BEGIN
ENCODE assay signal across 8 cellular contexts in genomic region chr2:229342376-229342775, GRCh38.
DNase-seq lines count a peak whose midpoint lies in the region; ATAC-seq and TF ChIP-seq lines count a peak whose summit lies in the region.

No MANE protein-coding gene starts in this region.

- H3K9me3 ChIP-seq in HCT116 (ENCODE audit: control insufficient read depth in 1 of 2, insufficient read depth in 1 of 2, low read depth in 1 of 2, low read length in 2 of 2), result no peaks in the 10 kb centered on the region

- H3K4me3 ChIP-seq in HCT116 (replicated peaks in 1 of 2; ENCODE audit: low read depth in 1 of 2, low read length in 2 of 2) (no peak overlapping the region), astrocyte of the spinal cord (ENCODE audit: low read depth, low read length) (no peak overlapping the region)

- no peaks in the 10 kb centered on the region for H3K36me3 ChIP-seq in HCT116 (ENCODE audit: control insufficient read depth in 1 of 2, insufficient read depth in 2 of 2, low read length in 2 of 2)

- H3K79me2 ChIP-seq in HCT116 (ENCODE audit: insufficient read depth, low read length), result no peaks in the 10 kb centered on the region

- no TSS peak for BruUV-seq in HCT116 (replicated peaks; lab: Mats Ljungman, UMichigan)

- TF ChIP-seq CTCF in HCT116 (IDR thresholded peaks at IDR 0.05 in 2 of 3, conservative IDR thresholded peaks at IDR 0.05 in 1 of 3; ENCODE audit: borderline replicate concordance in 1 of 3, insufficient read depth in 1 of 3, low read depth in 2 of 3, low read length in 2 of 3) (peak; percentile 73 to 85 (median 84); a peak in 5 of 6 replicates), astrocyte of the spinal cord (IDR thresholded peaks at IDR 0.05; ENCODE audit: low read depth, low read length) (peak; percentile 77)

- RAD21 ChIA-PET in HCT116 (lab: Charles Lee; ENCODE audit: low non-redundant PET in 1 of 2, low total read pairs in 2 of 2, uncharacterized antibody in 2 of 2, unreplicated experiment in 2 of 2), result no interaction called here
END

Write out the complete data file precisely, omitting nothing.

ENCODE assay signal across 8 cellular contexts in genomic region chr2:229342376-229342775, GRCh38.
DNase-seq lines count a peak whose midpoint lies in the region; ATAC-seq and TF ChIP-seq lines count a peak whose summit lies in the region.

No MANE protein-coding gene starts in this region.

- H3K9me3 ChIP-seq in HCT116 (ENCODE audit: control insufficient read depth in 1 of 2, insufficient read depth in 1 of 2, low read depth in 1 of 2, low read length in 2 of 2), result no peaks in the 10 kb centered on the region

- H3K4me3 ChIP-seq in HCT116 (replicated peaks in 1 of 2; ENCODE audit: low read depth in 1 of 2, low read length in 2 of 2) (no peak overlapping the region), astrocyte of the spinal cord (ENCODE audit: low read depth, low read length) (no peak overlapping the region)

- no peaks in the 10 kb centered on the region for H3K36me3 ChIP-seq in HCT116 (ENCODE audit: control insufficient read depth in 1 of 2, insufficient read depth in 2 of 2, low read length in 2 of 2)

- H3K79me2 ChIP-seq in HCT116 (ENCODE audit: insufficient read depth, low read length), result no peaks in the 10 kb centered on the region

- no TSS peak for BruUV-seq in HCT116 (replicated peaks; lab: Mats Ljungman, UMichigan)

- TF ChIP-seq CTCF in HCT116 (IDR thresholded peaks at IDR 0.05 in 2 of 3, conservative IDR thresholded peaks at IDR 0.05 in 1 of 3; ENCODE audit: borderline replicate concordance in 1 of 3, insufficient read depth in 1 of 3, low read depth in 2 of 3, low read length in 2 of 3) (peak; percentile 73 to 85 (median 84); a peak in 5 of 6 replicates), astrocyte of the spinal cord (IDR thresholded peaks at IDR 0.05; ENCODE audit: low read depth, low read length) (peak; percentile 77)

- RAD21 ChIA-PET in HCT116 (lab: Charles Lee; ENCODE audit: low non-redundant PET in 1 of 2, low total read pairs in 2 of 2, uncharacterized antibody in 2 of 2, unreplicated experiment in 2 of 2), result no interaction called here